4. Did you know that making simple modifications could help you maintain your weight even when you eat out? If you can’t imagine salad without dressing, or dinner without dessert, that’s okay provided you modify your approach. Try these tips:

        • Ask for salad dressing on the side. Dip your fork in the dressing and follow with a bite of salad. Avoid condiments such as bacon bits, croutons, and shredded cheese.
        • Avoid fried, battered, and breaded foods, and instead ask for roasted, grilled, baked, or broiled. Also avoid heavy sauces, and instead substitute with flavorful spices.
        • For sandwiches, avoid croissants and biscuits and try whole-grain or whole wheat bread. Again, avoid condiments such as mayonnaise, and substitute with hummus or mustard.
        • For dessert, consider that sharing is caring. If you divide the dessert, you divide the calories.

            Calories count, but counting calories is no fun. Simple solutions can help us manage our weight and enjoy a healthy eating experience!

            Best to you in Fitness and Health!

            Sincerely,

            - Angie

            Angie MillerAngie Miller, M.S., is a fitness educator, university instructor, and Licensed Professional Counselor who blends her skills and expertise to empower individuals, mentally and physically, and provide them the tools they need to succeed. A veteran group exercise instructor and personal trainer, Angie is the star of acclaimed exercise DVD’s, including the Bedroom Body™ workout. Her passion for progressive education brought her to Northern Illinois University, where she teaches in the Dept. of Kinesiology & Physical Education. Outside of the university, she presents at fitness conventions worldwide and leads industry trainings as an AFAA Certification Specialist and Kettlebell Concepts Master Instructor. Angie writes for fitness journals and digital communities, and blogs for Collage Video. Connect with Angie at: http://www.angiemillerfitness.com

             

            By Collage Video | | Angie Miller, cardio, exercise, Wellness | 0 comments | Read more

            Tackle the Urge to Overeat

            by Angie Miller

            Angie Miller

             

             

            Two Tips to Tackle the Urge to Overeat

             

             

            1.  Listen to Your Body’s Signals: Did you grow up the way I did, where you were instructed to finish your dinner before you left the table? Somewhere along the way we may have been so busy listening to instructions that we forgot how to listen to our body and the signals it sends telling us when we’re hungry or full. Our body knows what it needs. It's up to us to get our signals straight and it may be that we need a little retraining.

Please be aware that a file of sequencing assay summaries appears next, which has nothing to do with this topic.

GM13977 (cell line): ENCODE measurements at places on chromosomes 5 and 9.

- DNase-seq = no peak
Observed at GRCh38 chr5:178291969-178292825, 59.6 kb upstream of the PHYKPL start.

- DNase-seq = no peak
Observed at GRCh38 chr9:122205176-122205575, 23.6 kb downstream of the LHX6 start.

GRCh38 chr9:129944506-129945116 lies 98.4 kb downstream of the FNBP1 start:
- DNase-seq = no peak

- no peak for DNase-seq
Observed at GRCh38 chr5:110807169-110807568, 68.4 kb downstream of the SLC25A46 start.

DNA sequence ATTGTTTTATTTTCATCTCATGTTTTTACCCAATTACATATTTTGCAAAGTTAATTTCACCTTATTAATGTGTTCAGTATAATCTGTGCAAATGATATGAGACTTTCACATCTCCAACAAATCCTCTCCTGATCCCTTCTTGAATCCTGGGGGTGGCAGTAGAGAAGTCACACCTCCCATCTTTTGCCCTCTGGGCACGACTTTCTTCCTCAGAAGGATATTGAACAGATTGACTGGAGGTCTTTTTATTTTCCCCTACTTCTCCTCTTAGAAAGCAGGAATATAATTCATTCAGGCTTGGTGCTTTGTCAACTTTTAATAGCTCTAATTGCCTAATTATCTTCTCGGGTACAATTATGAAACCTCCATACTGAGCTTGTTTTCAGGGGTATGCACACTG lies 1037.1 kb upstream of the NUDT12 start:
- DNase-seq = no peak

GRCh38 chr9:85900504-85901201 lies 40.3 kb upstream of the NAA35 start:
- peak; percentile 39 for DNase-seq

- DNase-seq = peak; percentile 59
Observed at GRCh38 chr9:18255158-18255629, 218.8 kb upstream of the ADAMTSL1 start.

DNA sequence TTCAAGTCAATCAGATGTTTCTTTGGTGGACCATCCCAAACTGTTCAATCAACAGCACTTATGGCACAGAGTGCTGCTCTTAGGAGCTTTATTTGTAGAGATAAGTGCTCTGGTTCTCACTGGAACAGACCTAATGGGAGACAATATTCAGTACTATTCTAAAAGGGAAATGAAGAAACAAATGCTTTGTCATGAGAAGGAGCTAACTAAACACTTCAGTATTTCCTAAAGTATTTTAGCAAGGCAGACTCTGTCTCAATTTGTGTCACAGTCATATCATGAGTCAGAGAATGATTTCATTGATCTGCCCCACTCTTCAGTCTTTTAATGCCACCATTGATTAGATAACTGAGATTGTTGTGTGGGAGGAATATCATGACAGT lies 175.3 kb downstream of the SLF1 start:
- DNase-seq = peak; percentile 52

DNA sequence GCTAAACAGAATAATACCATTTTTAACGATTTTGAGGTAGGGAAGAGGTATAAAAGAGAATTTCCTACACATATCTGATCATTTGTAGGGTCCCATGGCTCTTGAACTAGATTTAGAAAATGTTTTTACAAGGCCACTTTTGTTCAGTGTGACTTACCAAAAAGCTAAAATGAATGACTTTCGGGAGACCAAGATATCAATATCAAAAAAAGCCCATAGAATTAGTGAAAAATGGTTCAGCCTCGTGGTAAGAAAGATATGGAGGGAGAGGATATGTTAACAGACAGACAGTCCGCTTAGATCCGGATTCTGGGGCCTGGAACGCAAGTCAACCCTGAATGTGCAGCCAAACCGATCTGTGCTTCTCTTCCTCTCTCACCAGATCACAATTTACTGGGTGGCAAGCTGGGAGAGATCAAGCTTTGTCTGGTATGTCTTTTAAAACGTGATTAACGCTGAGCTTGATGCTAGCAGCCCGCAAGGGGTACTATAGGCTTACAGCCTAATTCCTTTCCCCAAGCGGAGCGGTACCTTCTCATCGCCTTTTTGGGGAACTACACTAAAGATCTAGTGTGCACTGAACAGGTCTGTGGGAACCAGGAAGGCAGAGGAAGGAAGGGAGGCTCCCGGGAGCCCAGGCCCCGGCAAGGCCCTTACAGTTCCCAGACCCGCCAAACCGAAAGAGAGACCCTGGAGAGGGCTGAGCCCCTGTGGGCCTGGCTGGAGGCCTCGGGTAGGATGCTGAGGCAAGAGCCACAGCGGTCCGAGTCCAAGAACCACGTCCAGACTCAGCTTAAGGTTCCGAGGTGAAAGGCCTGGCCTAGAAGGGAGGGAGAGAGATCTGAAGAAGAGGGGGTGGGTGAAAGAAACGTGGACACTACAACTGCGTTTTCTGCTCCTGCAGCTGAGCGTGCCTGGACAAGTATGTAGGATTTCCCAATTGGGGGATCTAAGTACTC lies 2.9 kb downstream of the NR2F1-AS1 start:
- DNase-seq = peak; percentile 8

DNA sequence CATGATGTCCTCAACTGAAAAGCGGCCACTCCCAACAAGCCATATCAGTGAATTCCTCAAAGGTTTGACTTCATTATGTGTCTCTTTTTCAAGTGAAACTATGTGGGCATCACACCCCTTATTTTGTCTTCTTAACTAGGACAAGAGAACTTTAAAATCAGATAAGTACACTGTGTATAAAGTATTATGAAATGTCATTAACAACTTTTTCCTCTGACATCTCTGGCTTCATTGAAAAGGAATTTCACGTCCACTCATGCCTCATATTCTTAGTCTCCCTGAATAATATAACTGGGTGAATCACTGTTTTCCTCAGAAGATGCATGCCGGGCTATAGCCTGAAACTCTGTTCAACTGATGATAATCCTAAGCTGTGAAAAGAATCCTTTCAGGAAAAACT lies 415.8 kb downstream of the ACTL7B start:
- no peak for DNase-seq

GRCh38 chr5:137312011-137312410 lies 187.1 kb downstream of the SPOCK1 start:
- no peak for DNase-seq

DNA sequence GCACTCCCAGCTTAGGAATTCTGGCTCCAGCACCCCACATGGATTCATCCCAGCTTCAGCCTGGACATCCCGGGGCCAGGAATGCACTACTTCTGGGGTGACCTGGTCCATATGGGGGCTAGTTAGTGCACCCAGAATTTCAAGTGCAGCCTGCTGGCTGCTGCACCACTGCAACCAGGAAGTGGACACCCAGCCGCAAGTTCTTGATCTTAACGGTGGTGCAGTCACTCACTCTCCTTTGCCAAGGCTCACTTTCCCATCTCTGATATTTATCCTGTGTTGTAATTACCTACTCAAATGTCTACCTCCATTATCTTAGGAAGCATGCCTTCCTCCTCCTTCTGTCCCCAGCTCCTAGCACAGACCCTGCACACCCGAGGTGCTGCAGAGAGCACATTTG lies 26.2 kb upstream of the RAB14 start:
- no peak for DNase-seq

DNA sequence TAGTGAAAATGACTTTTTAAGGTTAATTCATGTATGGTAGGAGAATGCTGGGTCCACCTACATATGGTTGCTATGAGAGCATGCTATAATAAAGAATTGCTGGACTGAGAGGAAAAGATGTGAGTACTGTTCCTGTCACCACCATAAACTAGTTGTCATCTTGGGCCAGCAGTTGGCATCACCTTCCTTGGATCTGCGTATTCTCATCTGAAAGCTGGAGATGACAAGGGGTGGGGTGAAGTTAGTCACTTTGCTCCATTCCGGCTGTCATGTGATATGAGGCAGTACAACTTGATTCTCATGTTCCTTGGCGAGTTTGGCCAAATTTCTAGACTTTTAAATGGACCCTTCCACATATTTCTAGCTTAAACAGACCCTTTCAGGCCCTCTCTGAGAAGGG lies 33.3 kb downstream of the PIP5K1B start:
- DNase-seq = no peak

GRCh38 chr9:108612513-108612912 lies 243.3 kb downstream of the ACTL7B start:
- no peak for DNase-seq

Try This: The next time you sit down to dinner give yourself the portion size you normally would. Before you begin eating, cut that portion in half and eat only  half. If you’re out to dinner you can do the same thing. Just cut in half whatever portion they give you. After you finish that half, stop eating for about 10-15 minutes and focus on something else- conversation with those around you, a good book if you’re alone, something that will distract you and give your brain time to get the proper signals from your stomach. Once the 10-15 minutes has passed, reevaluate if you’re still hungry. If you are, cut the rest of your meal in half again and follow that same pattern. If you end up eating your entire meal chances are you really were hungry and that's okay. The difference is that you're not eating an entire meal because it’s ingrained in you to do so, or mindlessly eating because it’s in front of you. On the other hand, if 10-15 minutes passes and you discover that you’re full, you can store the other half of your meal for another time. If you’re out to dinner you can have them put it in a to go box and ask that they keep it refrigerated until you’re ready to leave. It’s best to do that sooner rather than later so you’re not tempted to pick at it or keep eating as you get lost in conversation. The goal is to eat mindfully, with conscious thought and awareness. In doing so we slow down, savor our food and the pleasure of eating, and to listen to our body’s signals to avoid overeating.